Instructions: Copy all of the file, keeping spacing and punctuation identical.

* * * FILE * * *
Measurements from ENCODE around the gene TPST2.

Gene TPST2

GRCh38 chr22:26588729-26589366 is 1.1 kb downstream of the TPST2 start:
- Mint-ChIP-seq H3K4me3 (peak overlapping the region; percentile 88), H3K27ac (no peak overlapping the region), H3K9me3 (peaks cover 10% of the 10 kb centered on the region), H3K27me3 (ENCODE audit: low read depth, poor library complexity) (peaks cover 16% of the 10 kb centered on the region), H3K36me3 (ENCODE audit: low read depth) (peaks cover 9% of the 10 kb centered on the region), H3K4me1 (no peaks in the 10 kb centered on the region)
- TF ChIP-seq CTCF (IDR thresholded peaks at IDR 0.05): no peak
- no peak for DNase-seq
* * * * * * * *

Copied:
Measurements from ENCODE around the gene TPST2.

Gene TPST2

GRCh38 chr22:26588729-26589366 is 1.1 kb downstream of the TPST2 start:
- Mint-ChIP-seq H3K4me3 (peak overlapping the region; percentile 88), H3K27ac (no peak overlapping the region), H3K9me3 (peaks cover 10% of the 10 kb centered on the region), H3K27me3 (ENCODE audit: low read depth, poor library complexity) (peaks cover 16% of the 10 kb centered on the region), H3K36me3 (ENCODE audit: low read depth) (peaks cover 9% of the 10 kb centered on the region), H3K4me1 (no peaks in the 10 kb centered on the region)
- TF ChIP-seq CTCF (IDR thresholded peaks at IDR 0.05): no peak
- no peak for DNase-seq